The Michigan solar car team will keep its international reputation alive.

The team heads to the United Arab Emirates on Jan 15 for the inaugural Abu Dhabi Solar Challenge. Teams from six continents will race for 745 miles in solar-powered cars they designed and built themselves. The University’s team members will partner with students from Abu Dhabi University for the race.

The race coincides with the Abu Dhabi Sustainability Week, an effort to raise awareness about ways renewable energies can play a role in the development of the oil-rich region. After the race concludes, the teams will take part in the opening ceremonies of the World Future Energy Summit, a meeting of policymakers and business leaders.

Engineering junior Pavan Naik is the project manager for the Michigan Solar Car Team, and leads the building of the team’s vehicle. Naik said he joined the team early his freshman year because of the variety of opportunities offered within the program.

“I was looking to do something hands-on outside of the classroom,” Naik said. “The solar car team was particularly interesting because of the wide variety of fields you can go into.”

Naik said members of the team, which draws students majoring in anything from engineering to art, spend more time working on their solar car than they do in class.

“We like to joke around that we go to Michigan for the solar car team and we’re part-time students on the side,” he said. “It really varies for the amount of work that people do for the team. An easy week can be 40 hours a week and that can go up to 100.”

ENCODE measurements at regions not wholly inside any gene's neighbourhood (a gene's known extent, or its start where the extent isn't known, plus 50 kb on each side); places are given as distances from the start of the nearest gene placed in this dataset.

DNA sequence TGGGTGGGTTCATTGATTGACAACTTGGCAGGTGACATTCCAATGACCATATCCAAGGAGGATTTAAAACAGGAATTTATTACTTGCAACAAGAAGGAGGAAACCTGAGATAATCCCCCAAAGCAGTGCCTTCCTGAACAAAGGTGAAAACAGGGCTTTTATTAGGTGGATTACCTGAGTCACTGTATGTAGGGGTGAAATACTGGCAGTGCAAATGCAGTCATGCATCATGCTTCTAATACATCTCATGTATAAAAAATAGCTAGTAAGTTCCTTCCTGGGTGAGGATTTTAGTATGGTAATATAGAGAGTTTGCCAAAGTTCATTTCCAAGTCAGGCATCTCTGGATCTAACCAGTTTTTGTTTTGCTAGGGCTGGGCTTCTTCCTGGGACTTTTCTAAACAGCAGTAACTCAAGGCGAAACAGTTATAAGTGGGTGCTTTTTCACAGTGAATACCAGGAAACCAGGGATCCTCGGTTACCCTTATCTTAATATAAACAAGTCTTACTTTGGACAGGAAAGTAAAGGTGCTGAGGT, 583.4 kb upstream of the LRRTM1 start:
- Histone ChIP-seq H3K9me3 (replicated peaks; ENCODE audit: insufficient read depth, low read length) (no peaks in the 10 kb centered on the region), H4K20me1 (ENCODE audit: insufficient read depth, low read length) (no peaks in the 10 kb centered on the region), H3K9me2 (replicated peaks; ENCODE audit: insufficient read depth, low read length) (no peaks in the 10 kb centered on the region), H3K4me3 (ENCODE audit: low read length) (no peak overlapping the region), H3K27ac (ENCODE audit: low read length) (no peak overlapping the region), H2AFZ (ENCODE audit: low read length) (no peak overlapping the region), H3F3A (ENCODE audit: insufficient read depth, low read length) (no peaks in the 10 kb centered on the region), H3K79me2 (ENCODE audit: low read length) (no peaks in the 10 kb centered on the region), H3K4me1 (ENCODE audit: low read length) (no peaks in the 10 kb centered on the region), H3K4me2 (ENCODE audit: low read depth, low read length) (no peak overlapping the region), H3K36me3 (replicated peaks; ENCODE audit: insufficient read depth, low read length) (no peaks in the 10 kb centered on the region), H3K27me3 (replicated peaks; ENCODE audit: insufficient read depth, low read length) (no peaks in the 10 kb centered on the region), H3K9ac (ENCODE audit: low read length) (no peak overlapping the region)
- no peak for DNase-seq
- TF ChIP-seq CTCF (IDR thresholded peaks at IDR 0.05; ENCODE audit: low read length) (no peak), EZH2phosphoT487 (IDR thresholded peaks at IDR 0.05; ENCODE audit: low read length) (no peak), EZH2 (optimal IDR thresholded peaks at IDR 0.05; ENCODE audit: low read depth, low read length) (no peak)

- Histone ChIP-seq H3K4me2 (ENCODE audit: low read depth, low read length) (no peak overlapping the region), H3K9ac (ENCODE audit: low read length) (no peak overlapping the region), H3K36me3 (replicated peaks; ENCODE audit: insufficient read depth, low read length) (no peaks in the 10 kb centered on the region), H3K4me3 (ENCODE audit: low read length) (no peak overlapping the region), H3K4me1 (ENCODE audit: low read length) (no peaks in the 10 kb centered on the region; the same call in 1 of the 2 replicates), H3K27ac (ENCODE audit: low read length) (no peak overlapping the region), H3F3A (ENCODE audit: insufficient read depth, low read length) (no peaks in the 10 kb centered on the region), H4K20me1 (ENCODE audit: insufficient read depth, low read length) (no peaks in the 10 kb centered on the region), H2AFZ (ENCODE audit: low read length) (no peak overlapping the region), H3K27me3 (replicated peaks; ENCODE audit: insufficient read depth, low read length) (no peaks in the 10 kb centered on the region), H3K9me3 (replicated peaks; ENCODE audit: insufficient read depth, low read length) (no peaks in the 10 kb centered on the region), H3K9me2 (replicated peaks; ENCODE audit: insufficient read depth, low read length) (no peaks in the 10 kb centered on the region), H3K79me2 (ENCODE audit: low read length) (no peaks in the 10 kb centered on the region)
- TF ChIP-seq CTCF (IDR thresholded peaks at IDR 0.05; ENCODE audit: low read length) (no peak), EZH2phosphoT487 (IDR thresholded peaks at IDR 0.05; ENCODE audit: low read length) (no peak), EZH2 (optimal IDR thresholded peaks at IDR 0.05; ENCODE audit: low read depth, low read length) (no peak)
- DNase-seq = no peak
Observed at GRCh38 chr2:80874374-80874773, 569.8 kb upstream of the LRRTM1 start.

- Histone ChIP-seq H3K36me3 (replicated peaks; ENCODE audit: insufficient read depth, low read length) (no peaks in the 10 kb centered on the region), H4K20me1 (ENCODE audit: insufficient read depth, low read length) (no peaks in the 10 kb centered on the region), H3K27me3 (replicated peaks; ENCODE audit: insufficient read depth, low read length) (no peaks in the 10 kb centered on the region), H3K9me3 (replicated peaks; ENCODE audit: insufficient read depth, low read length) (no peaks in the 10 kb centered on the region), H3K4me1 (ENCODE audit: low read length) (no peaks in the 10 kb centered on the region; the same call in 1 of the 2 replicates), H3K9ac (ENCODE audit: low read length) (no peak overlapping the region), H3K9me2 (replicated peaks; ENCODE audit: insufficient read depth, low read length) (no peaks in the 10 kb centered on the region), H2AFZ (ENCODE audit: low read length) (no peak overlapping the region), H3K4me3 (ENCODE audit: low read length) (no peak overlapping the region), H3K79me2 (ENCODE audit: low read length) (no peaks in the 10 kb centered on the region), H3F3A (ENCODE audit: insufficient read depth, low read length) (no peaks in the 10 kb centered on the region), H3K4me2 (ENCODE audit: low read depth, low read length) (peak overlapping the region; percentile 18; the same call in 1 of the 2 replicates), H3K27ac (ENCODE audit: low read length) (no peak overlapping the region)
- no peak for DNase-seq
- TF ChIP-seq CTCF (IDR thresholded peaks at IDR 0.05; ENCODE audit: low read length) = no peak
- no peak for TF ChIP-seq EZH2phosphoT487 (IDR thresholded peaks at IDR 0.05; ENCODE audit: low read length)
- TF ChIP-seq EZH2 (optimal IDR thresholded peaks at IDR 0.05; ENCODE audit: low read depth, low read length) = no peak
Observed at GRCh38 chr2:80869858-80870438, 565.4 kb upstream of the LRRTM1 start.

The team has competed in other international venues before. Since 1990, they’ve traveled to Australia for the World Solar Challenge, where they placed 9th in 2013.

Naik said this race differs from other races the team has done. In addition to racing students from Abu Dhabi University, the participants will also help their Abu Dhabi counterparts create a solar car team.

“Normally, we’ll build a car, we’ll go to Australia and we’ll race it. But in this race, we’re partnering with the team from the Abu Dhabi University,” Naik said. “We’re going there to teach them how to start their own solar car team. We’re racing with them as well, so it’s a learning opportunity on both ends.”

And the students from Abu Dhabi University are looking forward to working with the Michigan Solar Car Team.

“I am looking forward to gaining valuable experience from the U-M Solar Car Team,” said Mohammed Ziauddin Mohammed Habeebuddin, a mechanical engineering student at Abu Dhabi University, in a press release. “I hope that it will be an unforgettable learning experience for me.”

Correction appended: A previous version of this article misstated the name of the solar car as “Quantum.”

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